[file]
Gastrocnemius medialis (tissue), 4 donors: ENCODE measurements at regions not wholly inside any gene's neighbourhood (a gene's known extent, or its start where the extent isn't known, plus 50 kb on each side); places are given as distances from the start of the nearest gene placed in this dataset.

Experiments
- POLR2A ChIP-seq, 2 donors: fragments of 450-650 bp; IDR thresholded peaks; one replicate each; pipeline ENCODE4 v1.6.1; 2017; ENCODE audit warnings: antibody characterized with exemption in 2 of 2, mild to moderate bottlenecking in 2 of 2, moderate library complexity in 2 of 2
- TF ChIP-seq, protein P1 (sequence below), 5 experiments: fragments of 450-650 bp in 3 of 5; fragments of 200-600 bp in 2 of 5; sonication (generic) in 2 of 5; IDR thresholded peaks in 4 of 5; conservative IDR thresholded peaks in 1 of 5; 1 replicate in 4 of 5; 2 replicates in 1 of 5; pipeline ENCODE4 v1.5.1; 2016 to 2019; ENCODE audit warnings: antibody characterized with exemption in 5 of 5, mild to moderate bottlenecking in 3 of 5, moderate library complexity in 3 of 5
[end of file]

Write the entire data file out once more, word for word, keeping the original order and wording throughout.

Gastrocnemius medialis (tissue), 4 donors: ENCODE measurements at regions not wholly inside any gene's neighbourhood (a gene's known extent, or its start where the extent isn't known, plus 50 kb on each side); places are given as distances from the start of the nearest gene placed in this dataset.

Experiments
- POLR2A ChIP-seq, 2 donors: fragments of 450-650 bp; IDR thresholded peaks; one replicate each; pipeline ENCODE4 v1.6.1; 2017; ENCODE audit warnings: antibody characterized with exemption in 2 of 2, mild to moderate bottlenecking in 2 of 2, moderate library complexity in 2 of 2
- TF ChIP-seq, protein P1 (sequence below), 5 experiments: fragments of 450-650 bp in 3 of 5; fragments of 200-600 bp in 2 of 5; sonication (generic) in 2 of 5; IDR thresholded peaks in 4 of 5; conservative IDR thresholded peaks in 1 of 5; 1 replicate in 4 of 5; 2 replicates in 1 of 5; pipeline ENCODE4 v1.5.1; 2016 to 2019; ENCODE audit warnings: antibody characterized with exemption in 5 of 5, mild to moderate bottlenecking in 3 of 5, moderate library complexity in 3 of 5